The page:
If the President can force your hand by using entitlements as a lever to punish the American people if you don’t do as he wants, you will have established this as a precedent. From here on out, if you lose this fight, every time you balk at expanding government, social security checks will be withheld, medicare payments will be withheld, and in just a few short years, surgeries will be cancelled, vaccinations withheld, and hospitals shuttered.

It will all be because if you lose this fight now, the Democrats will know for certain from here on out that they can use withholding entitlements as a tool to force your hand.

You must win this fight. You must show you are not afraid. When Ben Bernanke brings the Grim Reaper in on August 1st to tell you we are all going to die, you must mock death and choose life — not bipartisan compromises that will keep growing government and ever more rapidly turn this nation into a third class banana republic. In short, you must hold the freaking line!

Now, some of you, if you have read this far, are saying, “But in 1995, the Republicans got blamed for shutting down the government.” They did. But that’s because Americans detest losers. And Newt Gingrich and Bob Dole threw in the towel instead of fighting. Their will broke. They did not break the President’s will. Of course, the next year the GOP still only lost 9 House seats and actually gained Senate seats. Imagine what would have happened had they broken the President’s will.

House Republicans, this is a time for choosing: Do you choose to be more courageous than the Democrats who were willing to risk defeat to advance socialism? Is keeping your job more important to you than saving the country? If so, the odds are you will both lose your job and lose your country.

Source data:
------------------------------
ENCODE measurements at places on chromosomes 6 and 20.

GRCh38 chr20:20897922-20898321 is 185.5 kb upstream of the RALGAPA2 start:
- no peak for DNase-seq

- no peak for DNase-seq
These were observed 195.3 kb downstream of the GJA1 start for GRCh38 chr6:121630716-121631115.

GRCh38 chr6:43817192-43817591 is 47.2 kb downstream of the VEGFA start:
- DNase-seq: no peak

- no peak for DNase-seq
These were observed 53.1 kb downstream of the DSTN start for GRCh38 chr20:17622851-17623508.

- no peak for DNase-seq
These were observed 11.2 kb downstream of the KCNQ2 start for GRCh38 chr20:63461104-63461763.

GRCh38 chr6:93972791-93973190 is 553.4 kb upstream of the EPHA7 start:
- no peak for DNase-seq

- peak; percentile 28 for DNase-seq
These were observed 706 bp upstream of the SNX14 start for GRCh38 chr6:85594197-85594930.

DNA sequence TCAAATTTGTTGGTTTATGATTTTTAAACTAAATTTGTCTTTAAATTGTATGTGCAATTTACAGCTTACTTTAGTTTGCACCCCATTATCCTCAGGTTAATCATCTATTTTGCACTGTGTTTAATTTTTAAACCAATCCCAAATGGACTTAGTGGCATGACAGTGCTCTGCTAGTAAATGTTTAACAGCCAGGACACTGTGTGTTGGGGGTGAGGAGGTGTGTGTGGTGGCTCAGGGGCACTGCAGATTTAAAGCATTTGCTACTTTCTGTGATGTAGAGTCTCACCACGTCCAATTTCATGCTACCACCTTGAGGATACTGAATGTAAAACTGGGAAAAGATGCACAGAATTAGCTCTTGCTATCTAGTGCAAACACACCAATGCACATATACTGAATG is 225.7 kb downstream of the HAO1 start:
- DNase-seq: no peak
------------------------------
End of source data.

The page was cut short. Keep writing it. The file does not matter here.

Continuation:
This is a time for choosing. Choose wisely.
24453  Politics, Religion, Science, Culture and Humanities / Science, Culture, & Humanities / Re: The Power of Word on: July 15, 2011, 11:30:09 AM
Thanks Rachel.  I needed that.
24454  Politics, Religion, Science, Culture and Humanities / Science, Culture, & Humanities / Empire of the Summer Moon by S.C. Gwynne on: July 15, 2011, 11:26:09 AM
"Quanah Parker and the Rise and Fall of the Comanches, the most powerful Indian Tribe in American History"

I just finished reading the extraordinary book.  The research, the story itself and its telling are quite remarkable.  Gwynne is a tremendously gifted writer who not only turns the history into an exhilarating page turner, but captures the POV of both sides and the pathos of this remarkable and remarkably unknown history.

Truly a special book.
24455  Politics, Religion, Science, Culture and Humanities / Politics & Religion / Re: 2012 Presidential on: July 15, 2011, 11:19:35 AM
Good piece, but , , , Although of course this has implications for the Presdential race, but then most things do.  So to prevent this thread from becoming an incoherent mishmash, please post that in the Budget thread.  Thank you.
24456  Politics, Religion, Science, Culture and Humanities / Politics & Religion / Re: US Economics, the stock market , and other investment/savings strategies on: July 15, 2011, 11:17:15 AM
Bought it in 1997 and so we are still solidly in the black.  Moving out of CA is under consideration.
24457  Politics, Religion, Science, Culture and Humanities / Politics & Religion / Re: Government programs & regulations, spending, budget process on: July 15, 2011, 11:16:13 AM
That would be for the Media thread please smiley
24458  Politics, Religion, Science, Culture and Humanities / Politics & Religion / Re: Afpakia: Afghanistan-Pakistan on: July 15, 2011, 11:15:27 AM
The Afghanistan Withdrawal Creates A Complex Diplomatic Dynamic